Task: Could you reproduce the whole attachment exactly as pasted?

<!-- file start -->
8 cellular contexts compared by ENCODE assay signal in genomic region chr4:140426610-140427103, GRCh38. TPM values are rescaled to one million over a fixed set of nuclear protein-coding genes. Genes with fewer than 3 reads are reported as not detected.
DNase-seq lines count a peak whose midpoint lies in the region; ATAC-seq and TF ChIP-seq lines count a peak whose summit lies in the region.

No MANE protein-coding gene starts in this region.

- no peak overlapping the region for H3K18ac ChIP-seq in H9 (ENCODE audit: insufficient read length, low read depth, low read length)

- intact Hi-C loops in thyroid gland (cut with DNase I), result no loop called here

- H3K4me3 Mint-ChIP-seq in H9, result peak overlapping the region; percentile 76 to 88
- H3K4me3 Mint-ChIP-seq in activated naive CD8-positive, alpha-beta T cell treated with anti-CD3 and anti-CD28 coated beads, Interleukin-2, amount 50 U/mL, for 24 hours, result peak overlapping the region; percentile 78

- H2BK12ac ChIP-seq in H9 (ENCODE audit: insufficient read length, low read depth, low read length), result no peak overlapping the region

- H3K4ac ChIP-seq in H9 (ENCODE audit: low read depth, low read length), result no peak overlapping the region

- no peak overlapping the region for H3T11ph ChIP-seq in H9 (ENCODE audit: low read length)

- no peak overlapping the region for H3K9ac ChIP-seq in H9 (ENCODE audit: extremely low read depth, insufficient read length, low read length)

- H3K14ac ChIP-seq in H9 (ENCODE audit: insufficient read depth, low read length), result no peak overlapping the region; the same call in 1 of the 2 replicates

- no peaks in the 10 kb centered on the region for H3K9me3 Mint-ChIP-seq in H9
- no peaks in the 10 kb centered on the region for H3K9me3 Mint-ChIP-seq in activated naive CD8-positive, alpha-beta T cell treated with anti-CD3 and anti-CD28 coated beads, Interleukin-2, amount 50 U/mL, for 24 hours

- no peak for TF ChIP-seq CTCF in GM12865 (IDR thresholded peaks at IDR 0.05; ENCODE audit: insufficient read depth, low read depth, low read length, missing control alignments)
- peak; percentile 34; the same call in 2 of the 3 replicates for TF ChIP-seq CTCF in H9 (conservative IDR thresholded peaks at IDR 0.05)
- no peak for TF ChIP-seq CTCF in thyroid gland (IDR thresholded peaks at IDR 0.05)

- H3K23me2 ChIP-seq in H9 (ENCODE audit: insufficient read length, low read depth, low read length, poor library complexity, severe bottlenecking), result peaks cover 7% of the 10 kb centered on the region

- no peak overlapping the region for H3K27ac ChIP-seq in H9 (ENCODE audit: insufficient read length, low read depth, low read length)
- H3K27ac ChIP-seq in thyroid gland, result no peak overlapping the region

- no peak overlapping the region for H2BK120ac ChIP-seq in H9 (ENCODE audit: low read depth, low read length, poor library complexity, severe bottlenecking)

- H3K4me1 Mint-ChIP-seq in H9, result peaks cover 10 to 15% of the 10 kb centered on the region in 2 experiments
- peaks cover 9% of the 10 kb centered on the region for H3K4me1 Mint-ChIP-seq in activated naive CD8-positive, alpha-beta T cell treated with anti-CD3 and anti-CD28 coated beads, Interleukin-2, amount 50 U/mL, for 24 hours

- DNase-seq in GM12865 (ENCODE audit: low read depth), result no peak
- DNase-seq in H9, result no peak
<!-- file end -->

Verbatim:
8 cellular contexts compared by ENCODE assay signal in genomic region chr4:140426610-140427103, GRCh38. TPM values are rescaled to one million over a fixed set of nuclear protein-coding genes. Genes with fewer than 3 reads are reported as not detected.
DNase-seq lines count a peak whose midpoint lies in the region; ATAC-seq and TF ChIP-seq lines count a peak whose summit lies in the region.

No MANE protein-coding gene starts in this region.

- no peak overlapping the region for H3K18ac ChIP-seq in H9 (ENCODE audit: insufficient read length, low read depth, low read length)

- intact Hi-C loops in thyroid gland (cut with DNase I), result no loop called here

- H3K4me3 Mint-ChIP-seq in H9, result peak overlapping the region; percentile 76 to 88
- H3K4me3 Mint-ChIP-seq in activated naive CD8-positive, alpha-beta T cell treated with anti-CD3 and anti-CD28 coated beads, Interleukin-2, amount 50 U/mL, for 24 hours, result peak overlapping the region; percentile 78

- H2BK12ac ChIP-seq in H9 (ENCODE audit: insufficient read length, low read depth, low read length), result no peak overlapping the region

- H3K4ac ChIP-seq in H9 (ENCODE audit: low read depth, low read length), result no peak overlapping the region

- no peak overlapping the region for H3T11ph ChIP-seq in H9 (ENCODE audit: low read length)

- no peak overlapping the region for H3K9ac ChIP-seq in H9 (ENCODE audit: extremely low read depth, insufficient read length, low read length)

- H3K14ac ChIP-seq in H9 (ENCODE audit: insufficient read depth, low read length), result no peak overlapping the region; the same call in 1 of the 2 replicates

- no peaks in the 10 kb centered on the region for H3K9me3 Mint-ChIP-seq in H9
- no peaks in the 10 kb centered on the region for H3K9me3 Mint-ChIP-seq in activated naive CD8-positive, alpha-beta T cell treated with anti-CD3 and anti-CD28 coated beads, Interleukin-2, amount 50 U/mL, for 24 hours

- no peak for TF ChIP-seq CTCF in GM12865 (IDR thresholded peaks at IDR 0.05; ENCODE audit: insufficient read depth, low read depth, low read length, missing control alignments)
- peak; percentile 34; the same call in 2 of the 3 replicates for TF ChIP-seq CTCF in H9 (conservative IDR thresholded peaks at IDR 0.05)
- no peak for TF ChIP-seq CTCF in thyroid gland (IDR thresholded peaks at IDR 0.05)

- H3K23me2 ChIP-seq in H9 (ENCODE audit: insufficient read length, low read depth, low read length, poor library complexity, severe bottlenecking), result peaks cover 7% of the 10 kb centered on the region

- no peak overlapping the region for H3K27ac ChIP-seq in H9 (ENCODE audit: insufficient read length, low read depth, low read length)
- H3K27ac ChIP-seq in thyroid gland, result no peak overlapping the region

- no peak overlapping the region for H2BK120ac ChIP-seq in H9 (ENCODE audit: low read depth, low read length, poor library complexity, severe bottlenecking)

- H3K4me1 Mint-ChIP-seq in H9, result peaks cover 10 to 15% of the 10 kb centered on the region in 2 experiments
- peaks cover 9% of the 10 kb centered on the region for H3K4me1 Mint-ChIP-seq in activated naive CD8-positive, alpha-beta T cell treated with anti-CD3 and anti-CD28 coated beads, Interleukin-2, amount 50 U/mL, for 24 hours

- DNase-seq in GM12865 (ENCODE audit: low read depth), result no peak
- DNase-seq in H9, result no peak